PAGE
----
Wednesday, June 17, 2009
In an article I wrote a couple of years ago ("Dealing with Insurance Company Claims Representatives"), I urged plaintiffs’ lawyers in personal injury cases to communicate early and often with the claims rep assigned by the defendant’s insurance company. I suggested they take a leaf from Willie Sutton’s book and "persuade, cajole, and negotiate with insurance companies 'because that’s where the money is.'"
There are other reasons why it’s a good idea to open lines of communication with the company as soon as the case walks in your door. One that is often overlooked is that, by doing so, an alert attorney is more likely to learn useful information as to how the company views his or her case. Company claims reps have varying levels of authority based on their experience, training and time with the organization. Typically, the newer claims people are assigned the cases regarded as routine; the people further up the ladder handle more serious cases, and have authority commensurate with how the exposure is viewed.
If you have been working a case for a couple of months, diligently sending medical bills, records and other documents to your opposite number at the insurance company, and learn that the matter has been reassigned to a more experienced claims rep, that is not an occasion for alarm, but a sign that you have their attention! Don’t sulk because you think you have to start all over again and educate a new person. Believe me, these people are usually quick studies who likely know a lot about your case already. When you learn that such a reassignment has been made, jump on it quickly and establish contact with the new person. Offer to answer any questions he or she may have. Such cooperation is likely to pay dividends when the time comes for serious negotiations.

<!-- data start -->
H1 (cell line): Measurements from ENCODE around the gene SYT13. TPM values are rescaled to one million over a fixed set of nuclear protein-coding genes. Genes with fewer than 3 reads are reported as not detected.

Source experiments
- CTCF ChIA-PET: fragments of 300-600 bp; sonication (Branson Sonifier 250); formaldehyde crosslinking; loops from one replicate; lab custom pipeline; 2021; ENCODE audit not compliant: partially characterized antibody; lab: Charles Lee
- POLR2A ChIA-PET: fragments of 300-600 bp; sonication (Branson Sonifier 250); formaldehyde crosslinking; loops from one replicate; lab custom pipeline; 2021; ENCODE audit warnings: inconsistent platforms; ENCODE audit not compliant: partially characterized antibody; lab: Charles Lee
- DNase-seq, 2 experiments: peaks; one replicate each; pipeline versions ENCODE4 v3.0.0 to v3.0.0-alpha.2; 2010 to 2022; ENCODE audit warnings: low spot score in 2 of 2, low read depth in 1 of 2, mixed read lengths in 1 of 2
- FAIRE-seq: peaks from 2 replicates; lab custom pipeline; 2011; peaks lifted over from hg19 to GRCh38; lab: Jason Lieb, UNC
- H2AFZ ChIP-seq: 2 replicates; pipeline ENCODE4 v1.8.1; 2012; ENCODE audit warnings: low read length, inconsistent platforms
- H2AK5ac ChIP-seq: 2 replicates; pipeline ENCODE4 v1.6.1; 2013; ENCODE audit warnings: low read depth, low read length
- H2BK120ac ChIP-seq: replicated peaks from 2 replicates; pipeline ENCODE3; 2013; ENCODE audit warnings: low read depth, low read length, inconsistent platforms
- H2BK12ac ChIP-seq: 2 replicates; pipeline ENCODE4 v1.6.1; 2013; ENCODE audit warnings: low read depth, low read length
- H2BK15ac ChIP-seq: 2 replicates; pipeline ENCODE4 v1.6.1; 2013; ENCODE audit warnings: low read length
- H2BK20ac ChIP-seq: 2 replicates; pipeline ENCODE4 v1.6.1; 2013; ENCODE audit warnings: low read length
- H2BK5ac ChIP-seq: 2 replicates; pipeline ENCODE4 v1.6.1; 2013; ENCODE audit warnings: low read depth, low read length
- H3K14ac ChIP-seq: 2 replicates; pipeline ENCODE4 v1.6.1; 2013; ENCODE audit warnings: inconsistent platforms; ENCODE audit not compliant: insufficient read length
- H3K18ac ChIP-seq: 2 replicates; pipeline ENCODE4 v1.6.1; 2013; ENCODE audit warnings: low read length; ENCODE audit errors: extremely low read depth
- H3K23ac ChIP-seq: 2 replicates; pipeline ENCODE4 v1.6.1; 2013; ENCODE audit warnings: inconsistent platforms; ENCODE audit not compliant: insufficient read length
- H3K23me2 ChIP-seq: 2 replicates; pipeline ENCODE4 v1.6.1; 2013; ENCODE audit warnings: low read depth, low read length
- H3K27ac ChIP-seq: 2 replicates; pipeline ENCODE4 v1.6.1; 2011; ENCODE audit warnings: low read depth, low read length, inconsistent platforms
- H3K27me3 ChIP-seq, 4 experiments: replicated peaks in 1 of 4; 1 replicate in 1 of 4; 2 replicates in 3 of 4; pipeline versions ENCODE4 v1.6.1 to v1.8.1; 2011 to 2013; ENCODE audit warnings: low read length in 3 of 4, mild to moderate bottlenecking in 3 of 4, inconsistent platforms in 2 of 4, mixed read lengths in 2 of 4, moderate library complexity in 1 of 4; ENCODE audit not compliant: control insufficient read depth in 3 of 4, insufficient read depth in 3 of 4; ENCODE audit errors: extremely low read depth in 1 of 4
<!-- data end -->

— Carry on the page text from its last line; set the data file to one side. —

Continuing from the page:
It is said in the Army that, when responding to questions put by superiors, there are only three correct answers possible: "Yes Sir,"* "No Sir,"* and "No excuse, Sir!"*
Rather than defend this blog’s AWOL status since last August by telling you how busy I have been, or how traumatized I was when the economy tanked, I will only say: "No excuse!" I’ll try to do better.
* or Ma’am, as the case may be.